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Surg Gynecol Obstet. 1990 May;170(5):403-6.

Percutaneous placement of femoral central venous catheter in patients undergoing transplantation of bone marrow.

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Department of Medicine, Ireland Cancer Center, University Hospitals of Cleveland, Case Western Reserve University, Ohio.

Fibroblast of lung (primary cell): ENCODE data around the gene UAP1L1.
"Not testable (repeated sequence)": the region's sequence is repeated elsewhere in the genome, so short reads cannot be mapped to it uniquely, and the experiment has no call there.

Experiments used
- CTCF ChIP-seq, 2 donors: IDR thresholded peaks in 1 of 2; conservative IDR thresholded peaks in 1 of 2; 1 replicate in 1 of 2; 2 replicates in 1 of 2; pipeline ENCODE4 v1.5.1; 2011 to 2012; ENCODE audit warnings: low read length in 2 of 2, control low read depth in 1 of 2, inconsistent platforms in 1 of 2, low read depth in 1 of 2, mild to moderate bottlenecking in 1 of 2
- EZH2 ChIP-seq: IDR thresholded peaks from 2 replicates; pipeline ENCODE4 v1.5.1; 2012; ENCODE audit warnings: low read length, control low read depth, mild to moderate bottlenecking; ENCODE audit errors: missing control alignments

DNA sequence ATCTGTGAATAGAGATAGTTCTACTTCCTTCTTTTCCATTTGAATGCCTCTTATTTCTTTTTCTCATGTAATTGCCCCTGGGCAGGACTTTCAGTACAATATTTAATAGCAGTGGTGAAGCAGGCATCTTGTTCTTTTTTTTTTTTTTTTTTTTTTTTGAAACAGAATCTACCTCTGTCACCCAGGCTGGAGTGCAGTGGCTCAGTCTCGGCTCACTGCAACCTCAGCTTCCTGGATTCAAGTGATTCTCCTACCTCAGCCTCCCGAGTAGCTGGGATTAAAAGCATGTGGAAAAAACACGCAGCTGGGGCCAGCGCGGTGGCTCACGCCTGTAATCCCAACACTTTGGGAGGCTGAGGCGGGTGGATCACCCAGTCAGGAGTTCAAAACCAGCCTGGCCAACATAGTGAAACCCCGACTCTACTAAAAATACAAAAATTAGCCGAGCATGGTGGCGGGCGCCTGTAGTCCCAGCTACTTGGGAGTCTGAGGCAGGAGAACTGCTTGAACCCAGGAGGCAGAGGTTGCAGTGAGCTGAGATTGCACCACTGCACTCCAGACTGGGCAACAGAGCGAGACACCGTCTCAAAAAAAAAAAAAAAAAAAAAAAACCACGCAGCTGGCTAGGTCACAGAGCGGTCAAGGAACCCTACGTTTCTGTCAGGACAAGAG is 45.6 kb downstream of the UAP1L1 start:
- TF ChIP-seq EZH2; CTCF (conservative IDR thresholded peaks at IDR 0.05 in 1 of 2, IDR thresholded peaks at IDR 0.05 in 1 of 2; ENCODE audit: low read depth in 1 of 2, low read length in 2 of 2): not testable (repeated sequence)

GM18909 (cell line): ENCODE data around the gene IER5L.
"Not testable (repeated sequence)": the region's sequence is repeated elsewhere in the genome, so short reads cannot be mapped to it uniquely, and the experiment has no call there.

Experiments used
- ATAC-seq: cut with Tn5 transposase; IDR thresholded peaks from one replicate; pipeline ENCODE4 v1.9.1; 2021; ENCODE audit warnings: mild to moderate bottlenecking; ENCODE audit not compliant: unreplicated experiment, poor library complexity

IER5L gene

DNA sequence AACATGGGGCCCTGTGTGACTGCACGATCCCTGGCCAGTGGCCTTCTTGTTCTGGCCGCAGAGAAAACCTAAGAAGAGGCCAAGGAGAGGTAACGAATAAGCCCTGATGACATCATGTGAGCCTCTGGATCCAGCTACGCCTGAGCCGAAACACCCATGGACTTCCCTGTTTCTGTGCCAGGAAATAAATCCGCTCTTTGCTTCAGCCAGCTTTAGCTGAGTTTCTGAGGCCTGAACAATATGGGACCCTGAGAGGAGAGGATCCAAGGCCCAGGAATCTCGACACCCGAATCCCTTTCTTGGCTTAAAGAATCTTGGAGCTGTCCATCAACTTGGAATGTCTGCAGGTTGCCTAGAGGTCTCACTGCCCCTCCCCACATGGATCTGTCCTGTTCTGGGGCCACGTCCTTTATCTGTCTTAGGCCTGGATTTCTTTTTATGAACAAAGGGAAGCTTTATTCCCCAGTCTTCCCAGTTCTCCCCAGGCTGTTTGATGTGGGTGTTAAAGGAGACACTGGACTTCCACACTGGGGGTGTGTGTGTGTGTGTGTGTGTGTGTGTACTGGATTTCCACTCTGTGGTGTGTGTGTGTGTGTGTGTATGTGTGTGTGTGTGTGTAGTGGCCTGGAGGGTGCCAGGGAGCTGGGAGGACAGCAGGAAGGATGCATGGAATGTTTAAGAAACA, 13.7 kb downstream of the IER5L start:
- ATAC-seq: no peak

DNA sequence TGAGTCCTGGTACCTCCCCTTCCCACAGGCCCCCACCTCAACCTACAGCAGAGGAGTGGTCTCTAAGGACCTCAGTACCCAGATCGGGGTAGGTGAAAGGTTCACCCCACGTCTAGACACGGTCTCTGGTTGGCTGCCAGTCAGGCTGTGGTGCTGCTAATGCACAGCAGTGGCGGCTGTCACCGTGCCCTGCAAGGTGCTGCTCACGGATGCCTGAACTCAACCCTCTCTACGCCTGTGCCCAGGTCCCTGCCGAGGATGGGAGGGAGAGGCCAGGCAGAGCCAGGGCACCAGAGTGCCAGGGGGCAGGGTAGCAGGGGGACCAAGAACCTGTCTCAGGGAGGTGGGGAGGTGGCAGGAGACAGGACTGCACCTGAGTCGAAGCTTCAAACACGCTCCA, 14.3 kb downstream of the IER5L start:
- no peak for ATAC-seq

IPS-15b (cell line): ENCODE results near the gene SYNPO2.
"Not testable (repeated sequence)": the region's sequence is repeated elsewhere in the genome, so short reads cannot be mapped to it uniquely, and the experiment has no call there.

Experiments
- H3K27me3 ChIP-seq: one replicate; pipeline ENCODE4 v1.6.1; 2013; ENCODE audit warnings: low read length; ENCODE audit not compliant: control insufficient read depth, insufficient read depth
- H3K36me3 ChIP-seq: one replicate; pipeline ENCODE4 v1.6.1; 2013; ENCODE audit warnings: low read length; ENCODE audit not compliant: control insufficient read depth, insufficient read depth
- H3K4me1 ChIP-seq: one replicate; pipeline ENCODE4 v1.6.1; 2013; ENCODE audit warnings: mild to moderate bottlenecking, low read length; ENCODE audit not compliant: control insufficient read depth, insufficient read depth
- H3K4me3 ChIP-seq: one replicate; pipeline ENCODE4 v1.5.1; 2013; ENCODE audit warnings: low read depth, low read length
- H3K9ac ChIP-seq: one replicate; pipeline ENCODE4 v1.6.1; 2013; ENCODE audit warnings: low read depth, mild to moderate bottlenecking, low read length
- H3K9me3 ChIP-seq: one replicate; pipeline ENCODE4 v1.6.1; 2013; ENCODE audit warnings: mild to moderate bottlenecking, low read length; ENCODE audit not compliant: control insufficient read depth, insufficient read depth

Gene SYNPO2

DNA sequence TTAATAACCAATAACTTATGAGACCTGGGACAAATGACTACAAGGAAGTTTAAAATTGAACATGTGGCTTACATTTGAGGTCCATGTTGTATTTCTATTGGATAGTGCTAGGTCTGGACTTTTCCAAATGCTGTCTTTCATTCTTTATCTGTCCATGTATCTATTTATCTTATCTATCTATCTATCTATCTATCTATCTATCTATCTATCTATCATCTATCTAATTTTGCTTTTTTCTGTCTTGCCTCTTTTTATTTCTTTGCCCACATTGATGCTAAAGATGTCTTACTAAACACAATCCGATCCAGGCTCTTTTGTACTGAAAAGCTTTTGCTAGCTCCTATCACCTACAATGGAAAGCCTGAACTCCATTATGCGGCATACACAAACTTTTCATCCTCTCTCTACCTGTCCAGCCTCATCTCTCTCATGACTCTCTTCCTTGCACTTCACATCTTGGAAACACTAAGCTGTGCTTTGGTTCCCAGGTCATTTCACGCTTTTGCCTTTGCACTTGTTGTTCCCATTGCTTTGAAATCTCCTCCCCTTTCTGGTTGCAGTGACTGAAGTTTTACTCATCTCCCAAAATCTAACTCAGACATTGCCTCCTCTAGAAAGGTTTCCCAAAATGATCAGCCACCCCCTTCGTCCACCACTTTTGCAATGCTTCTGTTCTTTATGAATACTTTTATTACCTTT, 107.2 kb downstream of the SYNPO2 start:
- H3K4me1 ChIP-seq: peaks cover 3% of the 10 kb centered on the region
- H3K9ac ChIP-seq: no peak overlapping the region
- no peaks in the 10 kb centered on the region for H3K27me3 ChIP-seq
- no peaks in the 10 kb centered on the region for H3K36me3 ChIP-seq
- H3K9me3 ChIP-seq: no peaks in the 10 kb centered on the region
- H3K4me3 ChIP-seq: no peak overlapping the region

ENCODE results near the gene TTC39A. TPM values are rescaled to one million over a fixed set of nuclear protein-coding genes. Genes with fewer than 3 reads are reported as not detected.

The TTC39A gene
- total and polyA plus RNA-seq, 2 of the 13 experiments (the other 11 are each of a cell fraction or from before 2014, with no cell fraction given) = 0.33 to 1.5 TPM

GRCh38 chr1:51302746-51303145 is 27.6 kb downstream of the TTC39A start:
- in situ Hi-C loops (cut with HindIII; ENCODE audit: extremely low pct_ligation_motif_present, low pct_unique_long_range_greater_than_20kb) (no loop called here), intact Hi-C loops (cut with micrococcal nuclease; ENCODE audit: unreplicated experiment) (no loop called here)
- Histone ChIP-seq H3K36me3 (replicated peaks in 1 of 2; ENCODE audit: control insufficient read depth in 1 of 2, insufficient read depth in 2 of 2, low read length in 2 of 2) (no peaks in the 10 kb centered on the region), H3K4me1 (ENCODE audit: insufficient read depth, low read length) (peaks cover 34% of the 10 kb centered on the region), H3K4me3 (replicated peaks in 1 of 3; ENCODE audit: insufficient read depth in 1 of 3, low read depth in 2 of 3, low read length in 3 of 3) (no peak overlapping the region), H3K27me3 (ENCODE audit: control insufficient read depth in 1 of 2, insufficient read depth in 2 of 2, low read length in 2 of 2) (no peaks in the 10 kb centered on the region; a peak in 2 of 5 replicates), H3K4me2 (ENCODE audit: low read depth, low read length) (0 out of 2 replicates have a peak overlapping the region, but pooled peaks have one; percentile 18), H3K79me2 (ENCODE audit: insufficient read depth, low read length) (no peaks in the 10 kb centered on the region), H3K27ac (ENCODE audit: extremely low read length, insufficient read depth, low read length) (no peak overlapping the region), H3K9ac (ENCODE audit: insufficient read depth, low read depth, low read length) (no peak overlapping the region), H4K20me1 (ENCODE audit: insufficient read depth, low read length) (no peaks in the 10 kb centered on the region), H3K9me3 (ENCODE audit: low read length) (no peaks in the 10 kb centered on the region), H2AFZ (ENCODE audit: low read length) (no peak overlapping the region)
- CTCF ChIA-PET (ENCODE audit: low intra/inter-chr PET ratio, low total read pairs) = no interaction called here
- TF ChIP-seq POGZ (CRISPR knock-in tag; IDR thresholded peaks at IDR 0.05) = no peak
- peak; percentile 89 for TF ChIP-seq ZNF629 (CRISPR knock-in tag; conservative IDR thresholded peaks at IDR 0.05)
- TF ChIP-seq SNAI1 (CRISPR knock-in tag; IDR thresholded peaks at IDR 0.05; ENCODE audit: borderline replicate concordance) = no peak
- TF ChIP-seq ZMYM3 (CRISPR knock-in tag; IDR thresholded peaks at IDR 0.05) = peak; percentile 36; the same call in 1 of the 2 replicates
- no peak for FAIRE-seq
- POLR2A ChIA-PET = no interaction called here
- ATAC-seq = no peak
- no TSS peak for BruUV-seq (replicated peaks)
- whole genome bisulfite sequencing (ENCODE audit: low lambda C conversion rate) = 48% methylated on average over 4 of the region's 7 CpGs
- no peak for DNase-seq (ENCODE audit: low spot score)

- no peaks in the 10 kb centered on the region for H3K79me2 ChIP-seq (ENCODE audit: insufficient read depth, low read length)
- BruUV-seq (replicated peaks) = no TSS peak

Five patients undergoing transplantation of autologous bone marrow underwent percutaneous placement of a double lumen central venous catheter into the inferior vena cava by way of the femoral vein. All had conditions that precluded access to the superior vena cava or other sites in the upper part of the torso. Patients ranged in age from 18 to 59 years. The double lumen central venous catheter was inserted using aseptic technique in the operating room, and the catheter exit site was dressed using sterile technique every 48 hours afterward. Patients received all irradiated blood product transfusions, intravenous fluids, intravenous antibiotics, parenteral alimentation and autologous bone marrow reinfusion through the catheter. The duration of severe neutropenia (less than 500 neutrophils per microliter) and severe thrombocytopenia (less than 20,000 platelets per microliter) ranged from zero to 24 days (median of 22 days) and five to 20 days (median of 15 days), respectively. Catheters remained in the groin area 23 to 45 days (median of 35 days). Complications included one catheter-related Streptococcus species infection and one Escherichi coli bacteremia. These infections resolved with the catheter in place after appropriate institution of antibiotics. No episodes of thrombosis, kinking, migration, extravasation of drugs or local infection were noted. Central venous catheters can be safely inserted and maintained in the groin area even in severely immunocompromised patients receiving bone marrow transplants.

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